Author Topic: Excerpts from book of Ajarn chah( jhana, samadhi)  (Read 362 times)

Thanisaro85

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Excerpts from book of Ajarn chah( jhana, samadhi)
« on: June 16, 2020, 12:09:28 AM »
Excerpts extracted from Ajarn Chah FB group. Googled Translated from thai and amended.

 
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• Don’t complain that the hole is too deep, look back at your own arm. If you can see this, then you will be able to make progress on the spiritual journey and find pleasure.
• If jhana appears in your practice, it doesn't matter, as long as you don't take(clinge to) it.
• For the meditator, the greatest fatal injury can be jhana—the deep, constant calm samadhi. At this stage, Samadhi can become an enemy, because without the awakening of right and wrong, wisdom cannot rise.
• If your heart is calm and focused, it is a very important tool in application. But if you are sitting just to achieve concentration so that you can feel joy, then you are wasting your time( toward liberation). Practicing is to sit and let your mind reach calmness and concentration, and then use it to examine the nature of body and mind; see them more clearly.
• It's the same when you are meditating. The mind is calm, but the confusion does not really calm down. Therefore, "Samadi" is not a reliable thing( for liberation). In order to find true tranquility, you must develop wisdom. "Samdi" is a kind of short and quiet time like stones pressing grass.
• Compassion is the nature of generosity, kindness and assistance. All of these should be kept as the basis for a quiet mind.
• Once the deeds are clean, there will be a sense of honesty and compassion towards others.
• Don’t get angry with those who did not practice, don’t talk bad things about them. Persuade them if you could, they will move towards Fa-rectification as their hearts unfold.
• The patient should remember those compassionate cares and patiently endure the pain. Make good use of your own mental strength, don't let your heart be scattered. Don't let those who care for you increase your distress, and let those who care for the patient raise compassion and virtue in your heart.
« Last Edit: June 16, 2020, 12:23:54 AM by Thanisaro85 »
A Mind Unshaken, when touches by worldy matter, sorrowless, secure and dustless, this is the ultimate great blessing~ Mangala Sutta

Dhamma

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Re: Excerpts from book of Ajarn chah( jhana, samadhi)
« Reply #1 on: June 17, 2020, 01:37:43 AM »
Thank you, Thanisaro, for these holy teachings from Ajahn Chah.

They are very powerful, and most true.

Compassionate wisdom based in moral teachings is of vital importance in our path towards enlightenment.

I remember hearing once that when monks go awry, it is sometimes because they didn't have "compassionate wisdom steeped in morality", even though they did many others things very, very well.  I believe this is 100% true.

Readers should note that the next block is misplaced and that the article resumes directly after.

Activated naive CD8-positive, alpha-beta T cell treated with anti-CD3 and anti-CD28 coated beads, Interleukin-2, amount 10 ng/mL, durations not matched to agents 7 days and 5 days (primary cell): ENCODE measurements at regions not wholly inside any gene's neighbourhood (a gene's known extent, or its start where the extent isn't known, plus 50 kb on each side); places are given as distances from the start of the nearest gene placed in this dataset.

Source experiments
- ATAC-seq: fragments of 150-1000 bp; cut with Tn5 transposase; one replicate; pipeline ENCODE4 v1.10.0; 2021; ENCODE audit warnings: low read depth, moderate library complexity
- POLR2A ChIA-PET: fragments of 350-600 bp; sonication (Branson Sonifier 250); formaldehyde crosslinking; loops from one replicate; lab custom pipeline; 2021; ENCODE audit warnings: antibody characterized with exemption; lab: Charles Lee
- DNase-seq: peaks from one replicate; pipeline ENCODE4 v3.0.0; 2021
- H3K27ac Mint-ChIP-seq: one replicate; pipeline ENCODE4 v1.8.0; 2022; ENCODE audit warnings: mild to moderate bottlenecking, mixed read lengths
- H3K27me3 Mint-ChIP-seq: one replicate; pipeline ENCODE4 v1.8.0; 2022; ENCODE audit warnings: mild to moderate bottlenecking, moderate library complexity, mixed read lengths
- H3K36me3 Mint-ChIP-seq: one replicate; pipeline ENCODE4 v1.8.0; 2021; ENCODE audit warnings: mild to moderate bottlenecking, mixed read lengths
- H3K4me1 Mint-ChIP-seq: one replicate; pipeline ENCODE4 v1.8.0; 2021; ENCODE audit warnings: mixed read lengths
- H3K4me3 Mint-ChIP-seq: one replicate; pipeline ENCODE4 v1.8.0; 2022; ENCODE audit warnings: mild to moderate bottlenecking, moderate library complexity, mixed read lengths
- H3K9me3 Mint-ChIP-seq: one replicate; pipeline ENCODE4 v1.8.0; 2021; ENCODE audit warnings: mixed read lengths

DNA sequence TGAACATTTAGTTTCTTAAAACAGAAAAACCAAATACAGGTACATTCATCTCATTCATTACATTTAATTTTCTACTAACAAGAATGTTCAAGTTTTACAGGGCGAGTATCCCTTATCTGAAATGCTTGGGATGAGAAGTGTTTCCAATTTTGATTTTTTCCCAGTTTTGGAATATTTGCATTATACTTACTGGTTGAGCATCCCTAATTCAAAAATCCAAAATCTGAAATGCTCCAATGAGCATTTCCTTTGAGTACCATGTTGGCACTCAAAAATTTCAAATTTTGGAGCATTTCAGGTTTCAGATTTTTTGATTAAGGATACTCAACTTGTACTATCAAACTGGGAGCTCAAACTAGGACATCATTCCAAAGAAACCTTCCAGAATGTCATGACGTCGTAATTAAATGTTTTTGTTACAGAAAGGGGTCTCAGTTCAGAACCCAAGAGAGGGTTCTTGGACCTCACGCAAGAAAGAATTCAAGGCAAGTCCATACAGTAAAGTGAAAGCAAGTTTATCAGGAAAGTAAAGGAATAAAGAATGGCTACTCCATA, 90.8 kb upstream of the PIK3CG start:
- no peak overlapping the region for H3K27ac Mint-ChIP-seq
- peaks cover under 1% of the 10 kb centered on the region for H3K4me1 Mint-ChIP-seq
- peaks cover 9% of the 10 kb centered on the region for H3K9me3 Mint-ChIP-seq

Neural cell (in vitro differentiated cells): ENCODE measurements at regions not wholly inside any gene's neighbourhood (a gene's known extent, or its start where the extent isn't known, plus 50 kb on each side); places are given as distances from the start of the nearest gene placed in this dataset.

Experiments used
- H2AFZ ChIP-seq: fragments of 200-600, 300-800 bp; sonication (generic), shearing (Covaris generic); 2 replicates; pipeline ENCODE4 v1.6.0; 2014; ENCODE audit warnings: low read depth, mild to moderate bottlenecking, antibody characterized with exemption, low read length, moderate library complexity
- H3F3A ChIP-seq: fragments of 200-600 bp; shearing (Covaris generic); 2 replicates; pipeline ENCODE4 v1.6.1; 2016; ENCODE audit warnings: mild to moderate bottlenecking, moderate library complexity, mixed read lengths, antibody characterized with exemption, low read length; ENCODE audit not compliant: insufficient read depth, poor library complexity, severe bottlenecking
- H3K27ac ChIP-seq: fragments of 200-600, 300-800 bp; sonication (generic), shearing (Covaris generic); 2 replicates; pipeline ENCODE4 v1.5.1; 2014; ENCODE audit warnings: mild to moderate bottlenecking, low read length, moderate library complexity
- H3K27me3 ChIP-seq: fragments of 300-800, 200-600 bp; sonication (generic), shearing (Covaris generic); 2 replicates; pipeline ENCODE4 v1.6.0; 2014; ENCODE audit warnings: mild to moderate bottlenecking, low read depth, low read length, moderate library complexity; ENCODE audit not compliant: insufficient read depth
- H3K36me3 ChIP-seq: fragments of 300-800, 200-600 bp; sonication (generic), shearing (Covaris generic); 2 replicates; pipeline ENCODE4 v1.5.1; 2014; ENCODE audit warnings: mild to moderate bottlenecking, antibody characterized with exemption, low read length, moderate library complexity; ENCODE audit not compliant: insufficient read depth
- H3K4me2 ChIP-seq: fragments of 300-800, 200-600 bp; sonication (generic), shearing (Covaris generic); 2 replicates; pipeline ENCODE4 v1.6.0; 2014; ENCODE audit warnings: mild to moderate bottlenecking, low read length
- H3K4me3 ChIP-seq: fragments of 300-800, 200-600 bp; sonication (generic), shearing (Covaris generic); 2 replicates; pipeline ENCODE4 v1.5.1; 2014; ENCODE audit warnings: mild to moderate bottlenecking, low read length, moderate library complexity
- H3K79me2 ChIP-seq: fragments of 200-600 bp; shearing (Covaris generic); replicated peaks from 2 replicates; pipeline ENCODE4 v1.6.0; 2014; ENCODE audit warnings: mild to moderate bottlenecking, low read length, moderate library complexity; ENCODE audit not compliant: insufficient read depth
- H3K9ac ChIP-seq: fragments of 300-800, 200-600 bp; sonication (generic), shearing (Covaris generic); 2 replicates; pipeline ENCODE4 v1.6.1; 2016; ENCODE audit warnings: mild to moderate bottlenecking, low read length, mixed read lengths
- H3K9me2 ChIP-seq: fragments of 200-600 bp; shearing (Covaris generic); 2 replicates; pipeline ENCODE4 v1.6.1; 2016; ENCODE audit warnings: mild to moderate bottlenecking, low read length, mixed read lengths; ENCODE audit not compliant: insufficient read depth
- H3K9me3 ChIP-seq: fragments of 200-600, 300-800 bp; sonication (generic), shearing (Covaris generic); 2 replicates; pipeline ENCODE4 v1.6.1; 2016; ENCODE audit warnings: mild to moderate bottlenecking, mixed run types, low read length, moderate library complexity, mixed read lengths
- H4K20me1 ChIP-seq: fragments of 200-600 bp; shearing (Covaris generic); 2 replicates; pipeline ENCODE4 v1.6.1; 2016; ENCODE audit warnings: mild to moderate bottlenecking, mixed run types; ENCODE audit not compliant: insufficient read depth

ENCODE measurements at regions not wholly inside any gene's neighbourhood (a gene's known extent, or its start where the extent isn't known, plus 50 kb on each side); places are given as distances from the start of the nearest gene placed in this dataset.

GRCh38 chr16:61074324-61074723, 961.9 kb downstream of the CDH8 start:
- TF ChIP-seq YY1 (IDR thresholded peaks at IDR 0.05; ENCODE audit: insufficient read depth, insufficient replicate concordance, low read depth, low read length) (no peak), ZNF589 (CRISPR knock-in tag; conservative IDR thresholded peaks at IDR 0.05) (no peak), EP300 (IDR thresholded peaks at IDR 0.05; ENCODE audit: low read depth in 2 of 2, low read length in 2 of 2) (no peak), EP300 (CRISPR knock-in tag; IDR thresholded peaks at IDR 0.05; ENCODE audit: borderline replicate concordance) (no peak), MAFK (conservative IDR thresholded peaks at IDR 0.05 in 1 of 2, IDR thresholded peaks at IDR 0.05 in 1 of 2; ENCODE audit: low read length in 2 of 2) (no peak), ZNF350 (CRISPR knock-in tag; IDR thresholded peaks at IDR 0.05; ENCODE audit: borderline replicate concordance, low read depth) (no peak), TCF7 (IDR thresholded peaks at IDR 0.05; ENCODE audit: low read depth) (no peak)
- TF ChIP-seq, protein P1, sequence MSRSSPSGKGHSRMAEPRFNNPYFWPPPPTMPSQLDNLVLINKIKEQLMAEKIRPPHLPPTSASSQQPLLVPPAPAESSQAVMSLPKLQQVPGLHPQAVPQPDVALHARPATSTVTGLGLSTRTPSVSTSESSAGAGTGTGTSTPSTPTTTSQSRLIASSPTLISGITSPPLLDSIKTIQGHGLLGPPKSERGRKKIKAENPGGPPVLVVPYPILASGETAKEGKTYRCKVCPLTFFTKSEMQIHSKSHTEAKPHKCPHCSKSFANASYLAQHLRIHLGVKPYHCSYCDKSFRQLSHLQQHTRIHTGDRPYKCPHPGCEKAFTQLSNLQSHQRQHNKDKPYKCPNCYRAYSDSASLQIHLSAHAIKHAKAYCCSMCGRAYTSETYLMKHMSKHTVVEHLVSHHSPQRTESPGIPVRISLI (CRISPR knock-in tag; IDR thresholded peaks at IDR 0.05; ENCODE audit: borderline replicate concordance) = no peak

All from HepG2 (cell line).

You are already Buddha

NewPathForward

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Re: Excerpts from book of Ajarn chah( jhana, samadhi)
« Reply #2 on: June 21, 2020, 04:26:33 AM »
Compassion has to be central in my practice.  Too often I become caught up in seeking peace, seeking joy, that I forget that those desires are from delusion of having a permanent self, and the desire to mold that "self" as I see fit.  When I take action and thought toward the benefit of others, my wisdom grows and I find that the most wholesome things in life are found in compassion for other sentient beings.

Dhamma

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  • May we all fulfill our deepest wish for happiness
    • I take from all Buddhist schools + some yogic schools
Re: Excerpts from book of Ajarn chah( jhana, samadhi)
« Reply #3 on: June 22, 2020, 02:23:04 AM »
Compassion has to be central in my practice.  Too often I become caught up in seeking peace, seeking joy, that I forget that those desires are from delusion of having a permanent self, and the desire to mold that "self" as I see fit.  When I take action and thought toward the benefit of others, my wisdom grows and I find that the most wholesome things in life are found in compassion for other sentient beings.

Yes, dear friend: compassionate wisdom is key is Buddhism. 

I have noticed in that in two weeks doing Shikantaza meditation, I feel less consumed with myself, opening the door to greater love and compassion for others. Sure, it's just something I just noticed, but we shall if it lasts from this very special Zen practice.

Our meditation practice must be combined with compassionate wisdom and strong morality; otherwise our meditation practice, which is essential, will never be correctly anchored to create true enlightenment.

Did you know that morality is enhanced from seeing more clearly from meditation? In other words, we gain insights as to what is right and wrong in our actions and words by seeing ultimate reality a bit more clearly.

One more thing: compassionate wisdom creates greater states of peace, as we focus less on the "I".  But, yes, we want to be naturally more compassionate as it brings less suffering since we're less focused on "ME."


Take good care.
You are already Buddha

 

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